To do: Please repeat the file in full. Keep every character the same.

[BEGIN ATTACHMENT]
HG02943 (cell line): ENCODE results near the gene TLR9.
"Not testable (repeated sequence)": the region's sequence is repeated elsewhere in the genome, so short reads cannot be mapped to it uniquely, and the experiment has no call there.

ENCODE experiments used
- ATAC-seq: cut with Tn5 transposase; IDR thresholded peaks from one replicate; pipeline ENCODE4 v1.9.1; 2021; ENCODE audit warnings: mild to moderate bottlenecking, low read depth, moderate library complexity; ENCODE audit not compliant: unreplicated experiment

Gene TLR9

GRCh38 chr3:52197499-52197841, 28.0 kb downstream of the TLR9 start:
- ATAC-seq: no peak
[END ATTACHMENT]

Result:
HG02943 (cell line): ENCODE results near the gene TLR9.
"Not testable (repeated sequence)": the region's sequence is repeated elsewhere in the genome, so short reads cannot be mapped to it uniquely, and the experiment has no call there.

ENCODE experiments used
- ATAC-seq: cut with Tn5 transposase; IDR thresholded peaks from one replicate; pipeline ENCODE4 v1.9.1; 2021; ENCODE audit warnings: mild to moderate bottlenecking, low read depth, moderate library complexity; ENCODE audit not compliant: unreplicated experiment

Gene TLR9

GRCh38 chr3:52197499-52197841, 28.0 kb downstream of the TLR9 start:
- ATAC-seq: no peak